Techniques also tell an evolutionary tale, and there are advantages and disadvantages to each. For example, the lateral condensation approach—which uses gutta percha points and ZOE or AH 26 sealer—has been tried and tested for years. The ZOE cement inherently contains eugenol, which is bacterialcidal, and the AH 26 sealer contains silver particles and formaldehyde, which are also bacterialcidal, Lopez explains. However, he points out that lateral condensation may result in microfractures in the root that could subsequently lead to root fracture and possibly eventual tooth loss.

Another procedure involves placing heated gutta percha into the tooth with tapered instruments, which provides a better seal and better dispersion of the gutta percha. However, because the gutta percha is injected into the canal at around 200°C to 250°C, the heat could cause thermal stress and expansion to the root, Lopez explains. Then, when it’s compacted using tapered instruments, the thermally stressed tooth structure is now potentially subject to stress fractures in the root that could lead to root fracture and eventual tooth loss, Lopez says.

With today’s “cold” resin systems, heat is not used, Lopez says, and the dispersion of the sealer in the canal is based on hydrophilic attraction. Essentially the bonding agent is pulled into the dentinal tubules by moisture that’s in the canals, without the need for heat or force. The hybridization of the radicular dentin creates a predictable seal and, Lopez says, strengthens the root structure against fracture. However, teeth that are endodontically treated this way the first time may be slightly more difficult to retreat than conventional materials based on difficulty in removing the adhered sealer from the canal.

Sharing Secrets for Endodontic Success
According to Kurtzman, general dentists are in a great position to take advantage of the new bonded obturation materials that have come on the market because they are accustomed to etching, applying adhesives, and using bonded materials for restorative processes. He says moving from using those types of materials coronally to using them within the canal is a natural progression.

“The key to successful endodontics is establishing a good glide path for straightline access to the canals and using hand files to establish working length before using a rotary file,” Kurtzman says. “There are alternate techniques, but my personal experience is that if I use a combination of hand and rotary files, I have fewer instruments separating, especially if I open up the canal to a certain size before entering with rotary instruments. There’s less chance of a file binding deep in the tooth and breaking the instrument.”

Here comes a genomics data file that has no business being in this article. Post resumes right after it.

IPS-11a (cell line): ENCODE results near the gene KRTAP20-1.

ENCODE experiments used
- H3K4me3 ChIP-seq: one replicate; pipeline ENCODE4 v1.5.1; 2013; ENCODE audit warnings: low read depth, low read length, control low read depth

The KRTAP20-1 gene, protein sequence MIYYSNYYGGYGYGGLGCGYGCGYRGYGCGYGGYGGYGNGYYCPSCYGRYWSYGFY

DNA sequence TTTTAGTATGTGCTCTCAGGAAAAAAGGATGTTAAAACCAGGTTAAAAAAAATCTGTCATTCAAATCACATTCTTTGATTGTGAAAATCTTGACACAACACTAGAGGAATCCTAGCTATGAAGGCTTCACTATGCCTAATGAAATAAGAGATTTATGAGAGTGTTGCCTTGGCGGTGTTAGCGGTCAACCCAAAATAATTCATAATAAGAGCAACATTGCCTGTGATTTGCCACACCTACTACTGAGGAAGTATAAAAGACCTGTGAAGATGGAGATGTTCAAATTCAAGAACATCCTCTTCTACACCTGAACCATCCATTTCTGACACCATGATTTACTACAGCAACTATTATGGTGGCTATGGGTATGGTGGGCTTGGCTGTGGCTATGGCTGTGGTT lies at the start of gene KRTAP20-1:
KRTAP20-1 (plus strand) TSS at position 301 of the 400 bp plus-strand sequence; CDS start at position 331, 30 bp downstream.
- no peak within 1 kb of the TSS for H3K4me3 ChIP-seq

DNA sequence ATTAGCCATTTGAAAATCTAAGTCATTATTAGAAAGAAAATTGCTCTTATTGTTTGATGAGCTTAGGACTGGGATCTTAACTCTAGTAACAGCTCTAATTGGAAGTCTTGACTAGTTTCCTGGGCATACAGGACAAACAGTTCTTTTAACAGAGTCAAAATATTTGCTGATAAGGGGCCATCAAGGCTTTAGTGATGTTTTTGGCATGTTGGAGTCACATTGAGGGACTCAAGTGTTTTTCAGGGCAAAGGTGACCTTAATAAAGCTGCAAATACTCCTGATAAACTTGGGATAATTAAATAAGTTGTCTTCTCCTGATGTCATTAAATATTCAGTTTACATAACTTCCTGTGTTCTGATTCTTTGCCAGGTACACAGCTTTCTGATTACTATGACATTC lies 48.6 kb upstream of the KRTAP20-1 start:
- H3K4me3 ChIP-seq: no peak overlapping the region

Koch explains that access is the first key thing for anybody doing a root canal. Once straightline access is achieved, then the procedure becomes all about shaping the root canal. Some people use rotary instruments and techniques that promote a variable taper sequence and others advocate a constant taper technique. The clinician alone must decide which methodology is going to work best in his or her hands.

Kurtzman also recommends keeping irrigating solutions in the canals when using rotary files, as well as not forcing the file apically. The file should be removed frequently so that debris can be wiped off, he advises, in order to lessen the chances of separating a file in the canal.

According to Ali Allen Nasseh, DDS, MMSc, a clinical instructor at Harvard University School of Dental Medicine, most endodontic systems on the market work effectively, and each has its own unique characteristics. Therefore, it’s important for each practitioner to review and understand as many systems as possible in order to make an informed decision about which products and techniques best match his or her particular preferences for performing treatment.

However, it’s important to note that integrating endodontics into general practice is a gradual process, Nasseh says, starting with the least complicated cases and gradually building skills. He advises all general practices that perform endodontic treatment to visit the AAE Web site (www.aae.org) to obtain the case difficulty assessment form, which he says can serve as a legal reference for assessing the difficulty level of individual cases.

And, don’t forget that endodontic treatment can and should always be performed painlessly. The experience of pain during the procedure is simply a sign of anesthetic failure, Nasseh explains. While conventional anesthesia may fail occasionally due to various anatomic and physiologic reasons, adjunct anesthesia techniques are now available that allow the clinician to manage such cases, he says.